BibaFashion house (1936 - )
In the 1960s illustrator BARBARA HULANICKI (1936-) and her husband Stephen Fitz-Simon established the small mail order company Biba to respond to the demand from Britain’s youth for affordable, age-appropriate clothing. Her art nouveau-inspired designs define Britain’s transition from the 60s to the 70s.
Biba was an instant success: after opening its first store in Kensington in 1966 the company quickly expanded through three more stores in the next 10 years. This expansion culminated in the seven-storey Derry & Toms department store, known as Big Biba, Britain’s first Superstore boutique, attracting up to a million visitors a week, and second only in popularity to the Tower of London as a tourist attraction.
Biba’s downfall was almost as quick as its inception. In 1969 Biba Ltd. was formed and Dorothy Perkins became a major stakeholder. Four years later British Land acquired Dorothy Perkins, but the property crash of 1974 forced them to close the store and to sell the rights to the Biba name. Hulanicki moved to Miami where she now lives and works as a successful interior designer.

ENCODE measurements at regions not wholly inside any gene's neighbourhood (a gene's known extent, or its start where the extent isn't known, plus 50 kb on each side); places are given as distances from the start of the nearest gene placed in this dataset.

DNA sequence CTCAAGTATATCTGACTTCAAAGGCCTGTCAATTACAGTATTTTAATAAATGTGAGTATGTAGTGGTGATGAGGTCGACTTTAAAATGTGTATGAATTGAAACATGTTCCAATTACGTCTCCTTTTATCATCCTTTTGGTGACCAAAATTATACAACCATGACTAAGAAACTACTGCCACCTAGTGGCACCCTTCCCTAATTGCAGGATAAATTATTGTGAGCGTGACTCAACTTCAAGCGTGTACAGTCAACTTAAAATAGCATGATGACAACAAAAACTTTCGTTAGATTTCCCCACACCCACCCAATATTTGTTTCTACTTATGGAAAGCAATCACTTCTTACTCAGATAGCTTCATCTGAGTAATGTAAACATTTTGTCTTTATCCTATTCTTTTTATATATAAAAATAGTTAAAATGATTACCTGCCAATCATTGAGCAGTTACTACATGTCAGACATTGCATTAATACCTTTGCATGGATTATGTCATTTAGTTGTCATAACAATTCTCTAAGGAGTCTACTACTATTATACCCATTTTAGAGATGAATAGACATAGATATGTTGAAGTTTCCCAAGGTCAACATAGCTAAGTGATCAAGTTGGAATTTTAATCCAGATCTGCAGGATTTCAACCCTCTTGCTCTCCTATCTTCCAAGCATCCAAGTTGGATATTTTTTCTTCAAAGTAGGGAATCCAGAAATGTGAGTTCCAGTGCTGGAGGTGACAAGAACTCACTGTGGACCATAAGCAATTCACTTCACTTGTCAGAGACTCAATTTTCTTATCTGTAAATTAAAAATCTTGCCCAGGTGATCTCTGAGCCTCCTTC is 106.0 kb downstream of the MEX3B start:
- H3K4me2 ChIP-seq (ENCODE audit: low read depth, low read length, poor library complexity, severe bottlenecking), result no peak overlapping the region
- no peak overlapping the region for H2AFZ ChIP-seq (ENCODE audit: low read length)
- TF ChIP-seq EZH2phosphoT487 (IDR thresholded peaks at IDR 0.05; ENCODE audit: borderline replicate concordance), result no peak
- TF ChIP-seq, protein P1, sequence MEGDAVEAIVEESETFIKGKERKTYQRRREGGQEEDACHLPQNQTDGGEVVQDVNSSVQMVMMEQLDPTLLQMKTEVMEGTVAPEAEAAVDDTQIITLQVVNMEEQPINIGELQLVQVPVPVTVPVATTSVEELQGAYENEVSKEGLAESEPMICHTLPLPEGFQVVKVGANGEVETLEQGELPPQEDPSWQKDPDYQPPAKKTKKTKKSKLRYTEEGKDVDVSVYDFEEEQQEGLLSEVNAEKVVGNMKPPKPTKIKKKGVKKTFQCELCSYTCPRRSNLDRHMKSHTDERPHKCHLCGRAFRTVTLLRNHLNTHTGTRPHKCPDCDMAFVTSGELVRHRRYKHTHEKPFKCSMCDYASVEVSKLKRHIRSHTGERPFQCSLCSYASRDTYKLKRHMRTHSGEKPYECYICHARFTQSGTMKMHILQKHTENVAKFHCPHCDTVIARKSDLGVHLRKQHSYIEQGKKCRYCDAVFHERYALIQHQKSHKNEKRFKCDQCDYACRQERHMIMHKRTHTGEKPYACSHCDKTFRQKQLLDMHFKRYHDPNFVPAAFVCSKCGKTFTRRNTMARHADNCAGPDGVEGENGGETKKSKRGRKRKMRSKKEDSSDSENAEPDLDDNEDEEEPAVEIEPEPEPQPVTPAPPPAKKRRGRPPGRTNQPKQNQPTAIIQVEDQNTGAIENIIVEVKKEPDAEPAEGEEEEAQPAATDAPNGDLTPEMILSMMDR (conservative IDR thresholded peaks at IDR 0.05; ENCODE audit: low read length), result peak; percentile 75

In 2006 Micheal Pearce re-launched Biba (now BIBA), with Bella Freud as the company’s creative director. This contemporary incarnation of Biba draws influence from Hulanicki’s original designs, this time aiming them at an more expensive market. In 2007 Manny Mashouf, chairman and founder of the fashion retailer Bebe, bought out 60% of BIBA and Pearce became CEO, taking control of the brand’s creative growth.
© Design Museum and British Council
Q & A with Barbara Hulanicki
Q. When did you first become interested in designing clothing?
A. When I was about 10 years old. I came from a family of stylish women; my aunt and my mother were both very fashionable. Then I went to art school where I started with general courses in painting, but found I was really enjoying fashion illustration. After two years I wanted to be independent from family life, so I took a job at an illustrating studio in Covent Garden. I started out making tea and eventually progressed into drawing corsets – it was a long hard job.
Q. What effect did this experience have on you and on your own designs?